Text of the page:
No one is more surprised than Lola Daly when they hear of Paddy deCourcy’s engagement to Alicia Thornton. As his girlfriend, she is justifiably upset that he is marrying another woman. A phone call quickly clarifies the matter – that she, Lola, would never do as a politician’s wife. Heartbroken, she flees to the countryside of Ireland to recover.
Meanwhile, journalist Grace Gildee is after Lola. She knows of the clandestine relationship and is determined to unmask Paddy. Grace is not just after him professionally, but also because of Paddy’s first girlfriend, Grace’s sister Marny. Beaten by Paddy to a pulp and into the ICU as a teenager, Marny has never recovered from her abusive relationship. Even with a wonderful husband who loves her incredibly and two sweet little girls, Marny is still haunted by her memories of Paddy. She turns to alcohol, and eventually her husband leaves her for the safety of their children.
As Lola recovers in the countryside she has some adventures, and her house becomes a safe haven for a bunch of secret transvestites. Strangely enough, her neighbor, the manly Rossa Considine eventually joins her clandestine meetings, and she is able to confide in him (or his alter ego Chloe) about her abusive relationship with Paddy. Eventually, she starts to move on, but is still hounded by Grace to reveal her story.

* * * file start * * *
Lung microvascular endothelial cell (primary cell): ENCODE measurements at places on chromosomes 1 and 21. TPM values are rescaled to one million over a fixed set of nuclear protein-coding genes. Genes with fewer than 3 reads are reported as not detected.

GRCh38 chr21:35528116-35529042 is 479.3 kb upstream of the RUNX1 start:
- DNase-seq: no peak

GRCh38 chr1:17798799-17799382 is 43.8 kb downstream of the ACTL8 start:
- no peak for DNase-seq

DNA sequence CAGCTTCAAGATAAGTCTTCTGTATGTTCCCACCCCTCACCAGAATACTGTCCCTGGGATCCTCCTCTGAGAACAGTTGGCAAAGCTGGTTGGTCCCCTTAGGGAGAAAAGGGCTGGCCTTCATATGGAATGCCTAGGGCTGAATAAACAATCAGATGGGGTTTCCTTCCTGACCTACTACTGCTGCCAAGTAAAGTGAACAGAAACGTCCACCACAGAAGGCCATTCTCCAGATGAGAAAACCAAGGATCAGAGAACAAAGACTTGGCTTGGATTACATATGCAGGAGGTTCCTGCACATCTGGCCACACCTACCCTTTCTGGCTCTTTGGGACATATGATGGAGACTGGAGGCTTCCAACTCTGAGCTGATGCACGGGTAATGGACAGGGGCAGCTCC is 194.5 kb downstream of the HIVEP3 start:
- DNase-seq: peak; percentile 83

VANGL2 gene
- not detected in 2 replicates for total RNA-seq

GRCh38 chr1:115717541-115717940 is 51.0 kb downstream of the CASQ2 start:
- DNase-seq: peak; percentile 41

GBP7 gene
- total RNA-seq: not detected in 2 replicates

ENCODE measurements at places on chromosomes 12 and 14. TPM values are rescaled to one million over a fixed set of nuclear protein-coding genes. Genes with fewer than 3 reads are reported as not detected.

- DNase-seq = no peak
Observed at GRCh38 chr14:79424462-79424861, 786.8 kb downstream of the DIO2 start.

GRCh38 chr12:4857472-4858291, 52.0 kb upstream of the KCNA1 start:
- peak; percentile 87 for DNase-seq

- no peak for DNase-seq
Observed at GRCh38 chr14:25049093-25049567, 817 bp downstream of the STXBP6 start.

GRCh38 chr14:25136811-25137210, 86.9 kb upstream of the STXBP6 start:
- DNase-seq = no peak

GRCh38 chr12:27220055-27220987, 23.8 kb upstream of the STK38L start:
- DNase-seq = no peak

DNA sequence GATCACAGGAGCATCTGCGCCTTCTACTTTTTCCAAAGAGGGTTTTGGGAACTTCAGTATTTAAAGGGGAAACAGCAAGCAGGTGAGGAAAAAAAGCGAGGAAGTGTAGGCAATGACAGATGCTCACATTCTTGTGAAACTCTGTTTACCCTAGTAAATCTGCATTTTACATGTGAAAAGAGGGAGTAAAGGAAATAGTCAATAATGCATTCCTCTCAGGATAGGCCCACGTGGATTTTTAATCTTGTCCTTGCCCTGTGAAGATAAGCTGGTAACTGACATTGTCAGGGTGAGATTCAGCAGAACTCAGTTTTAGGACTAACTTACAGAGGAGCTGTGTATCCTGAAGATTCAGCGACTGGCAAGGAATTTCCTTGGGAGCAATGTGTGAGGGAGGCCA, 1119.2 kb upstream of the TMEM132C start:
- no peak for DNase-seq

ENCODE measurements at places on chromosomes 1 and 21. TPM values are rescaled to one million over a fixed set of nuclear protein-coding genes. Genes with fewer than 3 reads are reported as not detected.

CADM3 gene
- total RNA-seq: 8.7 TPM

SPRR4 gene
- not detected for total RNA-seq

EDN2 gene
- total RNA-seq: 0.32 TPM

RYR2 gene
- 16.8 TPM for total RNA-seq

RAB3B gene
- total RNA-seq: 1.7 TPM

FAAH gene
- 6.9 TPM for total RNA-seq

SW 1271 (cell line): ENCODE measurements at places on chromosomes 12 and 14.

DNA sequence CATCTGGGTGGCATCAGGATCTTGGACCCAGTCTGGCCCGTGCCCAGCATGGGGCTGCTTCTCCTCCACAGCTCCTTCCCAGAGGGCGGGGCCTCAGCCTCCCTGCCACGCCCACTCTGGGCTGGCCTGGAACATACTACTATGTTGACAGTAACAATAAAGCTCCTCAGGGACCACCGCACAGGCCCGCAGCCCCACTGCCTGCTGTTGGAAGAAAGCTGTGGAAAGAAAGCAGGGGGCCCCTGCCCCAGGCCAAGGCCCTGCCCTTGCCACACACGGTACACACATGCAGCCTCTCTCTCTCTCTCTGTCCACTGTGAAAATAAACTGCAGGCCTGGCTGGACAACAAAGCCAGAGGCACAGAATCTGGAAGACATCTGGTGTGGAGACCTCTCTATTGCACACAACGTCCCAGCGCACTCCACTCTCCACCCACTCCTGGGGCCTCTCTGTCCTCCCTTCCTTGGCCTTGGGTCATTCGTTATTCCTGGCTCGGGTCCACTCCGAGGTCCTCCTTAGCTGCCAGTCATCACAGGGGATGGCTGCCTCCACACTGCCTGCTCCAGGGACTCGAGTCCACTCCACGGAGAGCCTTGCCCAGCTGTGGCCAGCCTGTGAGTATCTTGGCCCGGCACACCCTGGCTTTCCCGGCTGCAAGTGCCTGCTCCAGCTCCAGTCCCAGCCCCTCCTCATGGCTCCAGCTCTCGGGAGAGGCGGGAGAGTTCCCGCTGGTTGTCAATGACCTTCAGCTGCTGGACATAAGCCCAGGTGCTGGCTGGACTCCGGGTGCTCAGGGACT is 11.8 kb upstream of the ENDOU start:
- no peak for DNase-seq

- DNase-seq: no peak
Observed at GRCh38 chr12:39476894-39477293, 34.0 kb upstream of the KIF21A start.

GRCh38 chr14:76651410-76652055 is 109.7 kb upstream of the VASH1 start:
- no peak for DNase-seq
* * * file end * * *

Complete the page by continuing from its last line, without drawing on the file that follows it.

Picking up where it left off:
The leader of the political party of which Paddy is a member of, Dee Rosini, is a firm believer in female empowerment. Previously in an abusive relationship, Dee knows the damage men can do to a woman. When scandal after scandal rocks Dee, Grace sets out to find who the culprit behind the attacks are, and it becomes obvious that Paddy is orchestrating it all.
Will all the women be able to stand up to their greatest tormentor, and more importantly, will they be able to move on?
The book is amazing on so many levels. It jumps between three characters (Lola, Marnie and Grace) and between the three of them, you begin to understand what a true bastard DeCourcy really is. To be honest, I think I dislike him more than I disliked Dolores Umbridge. The character is excellently written – a powerful, attractive and charming man who is a horrible person underneath the sophistication.
I particularly found Lola hilarious. Her little transvestite club and talking to her dead mother made for some interesting pages. Also, I felt for her because her DeCourcy horrors were the newest of them all.
This Charming Man manages to be funny and tell some truths at the same time. 1) Abusive men will always be abusive, they will never change 2) If untreated, and you will never fully recover from abuse and 3) No matter how hard you try to stop it all, some bastard will always be out there hurting someone.
If possible, this is my favourite Marian Keyes book. I would thoroughly recommend it to all.